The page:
We settled on the Ibis Praha Old Town, especially since I’ve always had success with Ibis. Although hotels are reasonably priced in Prague, remember that a 15% VAT tax will be added. With tax, this very accessible, air conditioned and well-located hotel cost about $142 per night with tax. And that included breakfast.
Being a Tourist
Since I was going to Prague to spend time with co-workers and friends, I hadn’t planned any activities ahead of time. Unfortunately, I wish I had done more research.
On Saturday morning, four of us headed out to buy tram tickets. But we got sidetracked. We saw a hop-on hop-off bus tour. Another co-worker had mentioned how much she enjoyed the one she went on. Thinking this was a more expedient way to see much of the city without much effort, we inquired.
Are the buses accessible? The Red Line tour has accessible buses. Are the buses air conditioned? Yes. How often do the buses come? Every half hour.
Except it wasn’t. We walked to the beginning of the tour (which was not a 7-minute walk, as Google had informed me.) And we waited and waited for a bus to appear. It was in the upper-80s by 1 o’clock and I’d already started to overheat. After waiting over an hour for a bus to appear, it finally pulled up: inaccessible and no AC.
“The next accessible bus will come in an hour,” the bus driver told me.
I pulled out my phone and booked an Uber. Louise and I went back to the hotel where I doused myself in ice since my temp had risen to 102.6 ̊ F (39 ̊ C).
Sightseeing Prague refunded my money after a few email exchanges, but it was the loss of an entire morning and afternoon that frustrated me more than money.
Enjoying Prague by boat
After cooling off, Louise and I ran across the street to a Turkish restaurant to grab a quick and delicious meal for under $15 for both of us.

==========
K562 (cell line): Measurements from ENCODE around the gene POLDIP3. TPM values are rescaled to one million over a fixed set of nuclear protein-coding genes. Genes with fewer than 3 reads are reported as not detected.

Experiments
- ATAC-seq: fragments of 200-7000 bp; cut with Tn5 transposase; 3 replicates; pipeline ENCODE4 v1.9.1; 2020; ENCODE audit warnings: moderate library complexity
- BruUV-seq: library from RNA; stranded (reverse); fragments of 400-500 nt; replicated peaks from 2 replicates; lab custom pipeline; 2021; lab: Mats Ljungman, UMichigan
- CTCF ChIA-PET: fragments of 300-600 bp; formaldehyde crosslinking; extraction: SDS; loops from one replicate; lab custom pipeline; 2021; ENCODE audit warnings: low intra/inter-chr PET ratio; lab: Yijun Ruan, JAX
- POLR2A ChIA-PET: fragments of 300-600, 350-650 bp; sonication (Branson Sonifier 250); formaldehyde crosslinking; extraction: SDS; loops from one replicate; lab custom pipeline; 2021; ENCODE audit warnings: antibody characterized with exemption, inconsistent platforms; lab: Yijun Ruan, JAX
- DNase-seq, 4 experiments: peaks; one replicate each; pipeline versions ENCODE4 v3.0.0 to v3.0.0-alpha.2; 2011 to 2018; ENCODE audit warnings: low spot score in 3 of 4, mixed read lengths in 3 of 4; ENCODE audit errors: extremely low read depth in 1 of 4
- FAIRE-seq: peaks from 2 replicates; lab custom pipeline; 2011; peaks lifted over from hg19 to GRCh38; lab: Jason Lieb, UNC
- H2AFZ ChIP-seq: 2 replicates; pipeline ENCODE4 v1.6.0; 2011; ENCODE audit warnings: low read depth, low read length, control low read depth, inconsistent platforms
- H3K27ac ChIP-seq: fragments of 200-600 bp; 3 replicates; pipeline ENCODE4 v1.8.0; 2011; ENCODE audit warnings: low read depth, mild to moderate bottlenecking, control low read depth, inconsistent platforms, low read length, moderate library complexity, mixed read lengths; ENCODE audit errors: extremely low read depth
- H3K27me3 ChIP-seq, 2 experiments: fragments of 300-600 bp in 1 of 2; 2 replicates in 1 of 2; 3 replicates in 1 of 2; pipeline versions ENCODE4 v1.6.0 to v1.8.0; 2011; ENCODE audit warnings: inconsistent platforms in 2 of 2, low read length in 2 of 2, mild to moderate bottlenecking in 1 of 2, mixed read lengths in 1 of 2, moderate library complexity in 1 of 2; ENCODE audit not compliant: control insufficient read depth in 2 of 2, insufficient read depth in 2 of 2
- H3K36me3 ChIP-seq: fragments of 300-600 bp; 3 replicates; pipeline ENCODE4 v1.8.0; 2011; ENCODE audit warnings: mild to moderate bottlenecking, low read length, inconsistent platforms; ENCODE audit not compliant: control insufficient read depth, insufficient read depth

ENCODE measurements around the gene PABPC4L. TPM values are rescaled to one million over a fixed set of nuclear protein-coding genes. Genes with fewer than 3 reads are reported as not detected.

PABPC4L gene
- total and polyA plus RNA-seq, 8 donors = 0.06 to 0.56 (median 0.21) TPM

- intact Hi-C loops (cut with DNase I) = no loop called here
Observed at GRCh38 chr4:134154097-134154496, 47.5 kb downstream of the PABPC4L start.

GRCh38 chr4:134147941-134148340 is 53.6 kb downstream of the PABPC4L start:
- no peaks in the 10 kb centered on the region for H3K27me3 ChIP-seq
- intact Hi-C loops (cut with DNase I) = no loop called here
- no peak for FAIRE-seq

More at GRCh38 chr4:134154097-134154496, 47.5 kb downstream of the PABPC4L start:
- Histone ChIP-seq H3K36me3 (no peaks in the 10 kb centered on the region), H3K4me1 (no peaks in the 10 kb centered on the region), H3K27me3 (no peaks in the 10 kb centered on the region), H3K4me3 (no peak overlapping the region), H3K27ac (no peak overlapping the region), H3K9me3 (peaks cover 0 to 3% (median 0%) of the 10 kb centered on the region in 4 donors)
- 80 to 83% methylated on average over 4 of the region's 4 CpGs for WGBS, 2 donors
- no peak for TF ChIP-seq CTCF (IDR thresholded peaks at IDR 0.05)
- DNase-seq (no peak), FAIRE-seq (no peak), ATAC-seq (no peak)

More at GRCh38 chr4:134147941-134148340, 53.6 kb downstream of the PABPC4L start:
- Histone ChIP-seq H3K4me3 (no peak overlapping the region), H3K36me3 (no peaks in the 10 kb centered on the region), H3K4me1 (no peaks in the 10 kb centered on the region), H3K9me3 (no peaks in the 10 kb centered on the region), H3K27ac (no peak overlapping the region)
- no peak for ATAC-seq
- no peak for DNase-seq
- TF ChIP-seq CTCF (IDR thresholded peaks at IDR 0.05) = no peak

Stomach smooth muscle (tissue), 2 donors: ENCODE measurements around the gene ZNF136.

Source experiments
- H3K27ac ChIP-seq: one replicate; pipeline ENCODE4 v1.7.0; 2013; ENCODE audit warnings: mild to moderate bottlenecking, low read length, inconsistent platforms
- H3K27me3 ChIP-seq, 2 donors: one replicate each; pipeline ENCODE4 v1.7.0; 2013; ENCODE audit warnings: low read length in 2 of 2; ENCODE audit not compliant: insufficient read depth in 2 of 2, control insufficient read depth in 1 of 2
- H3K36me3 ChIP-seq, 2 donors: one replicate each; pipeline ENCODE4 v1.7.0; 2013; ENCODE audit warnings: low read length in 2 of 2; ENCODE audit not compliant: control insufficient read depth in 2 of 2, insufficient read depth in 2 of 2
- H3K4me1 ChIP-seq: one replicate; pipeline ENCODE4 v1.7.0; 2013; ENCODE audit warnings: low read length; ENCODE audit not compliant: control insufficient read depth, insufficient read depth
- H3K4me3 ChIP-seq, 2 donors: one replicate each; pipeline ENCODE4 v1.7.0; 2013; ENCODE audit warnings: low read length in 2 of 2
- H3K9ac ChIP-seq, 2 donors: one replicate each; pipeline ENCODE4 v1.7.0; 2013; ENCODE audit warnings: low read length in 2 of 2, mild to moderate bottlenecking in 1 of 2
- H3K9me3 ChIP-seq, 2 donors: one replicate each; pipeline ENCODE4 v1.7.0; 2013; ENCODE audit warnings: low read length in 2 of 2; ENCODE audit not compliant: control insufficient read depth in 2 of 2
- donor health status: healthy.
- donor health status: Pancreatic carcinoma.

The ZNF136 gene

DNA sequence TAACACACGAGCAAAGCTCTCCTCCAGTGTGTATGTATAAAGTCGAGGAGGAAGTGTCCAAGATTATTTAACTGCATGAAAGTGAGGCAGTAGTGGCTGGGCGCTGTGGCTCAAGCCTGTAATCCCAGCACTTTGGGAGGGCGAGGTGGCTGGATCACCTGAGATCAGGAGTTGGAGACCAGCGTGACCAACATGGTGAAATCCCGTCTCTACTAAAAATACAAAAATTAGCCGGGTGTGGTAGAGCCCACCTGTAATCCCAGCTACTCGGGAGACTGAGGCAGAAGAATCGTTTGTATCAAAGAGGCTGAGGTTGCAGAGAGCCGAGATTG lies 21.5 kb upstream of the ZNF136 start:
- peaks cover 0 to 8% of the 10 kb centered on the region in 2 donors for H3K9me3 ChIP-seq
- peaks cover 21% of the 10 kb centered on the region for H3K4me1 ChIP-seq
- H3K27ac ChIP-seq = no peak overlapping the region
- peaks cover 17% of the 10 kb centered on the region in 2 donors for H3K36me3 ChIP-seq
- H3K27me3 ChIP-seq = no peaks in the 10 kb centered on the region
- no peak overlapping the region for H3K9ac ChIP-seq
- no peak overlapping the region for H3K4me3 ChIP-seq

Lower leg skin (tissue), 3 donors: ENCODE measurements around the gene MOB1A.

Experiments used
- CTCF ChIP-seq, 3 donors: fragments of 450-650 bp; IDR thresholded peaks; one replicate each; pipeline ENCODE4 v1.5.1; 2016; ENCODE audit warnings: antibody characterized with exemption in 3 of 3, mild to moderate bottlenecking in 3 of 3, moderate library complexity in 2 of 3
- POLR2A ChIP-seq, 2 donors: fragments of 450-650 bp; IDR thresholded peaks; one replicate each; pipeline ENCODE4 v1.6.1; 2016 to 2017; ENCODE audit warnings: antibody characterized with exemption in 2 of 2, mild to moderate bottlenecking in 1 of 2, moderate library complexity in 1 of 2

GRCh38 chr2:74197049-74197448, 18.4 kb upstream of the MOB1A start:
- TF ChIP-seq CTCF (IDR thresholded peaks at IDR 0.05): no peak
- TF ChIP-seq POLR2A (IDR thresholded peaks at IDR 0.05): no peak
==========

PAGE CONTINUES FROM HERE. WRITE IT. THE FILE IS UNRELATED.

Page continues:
We then walked down to the river where I was meeting a friend for a boat cruise on the Vltava River. She found this excursion online and since it was advertised as accessible, we thought it would be a fun way to spend some time together.
As we neared the dock, I could tell it wasn’t accessible. But we got in line, requested assistance to lift me down the four steps and boarded the boat. I didn’t ask if there was a bathroom I could get to, so I avoided drinking much water. The cruise ended at 11pm. Prague’s nightlife was just beginning, so we felt comfortable walking the 20 minutes back to our hotel. All in all, it was a nice evening.
Prague has a rich history of music. My nerdy self wanted to see Mozart’s opera Don Giovanni where it was first performed at the National Theatre, but timing didn’t work out. So we opted for a concert at Municipal House which was just down the street from our hotel.
Municipal House is a stunning building, both inside and out. The concert was nice; it was an hour-long performance with a 12-piece orchestra along with a soprano, and a few ballet dancers (not en pointe). If I had it to do over again, I would prefer to spend that time seeing more of the city.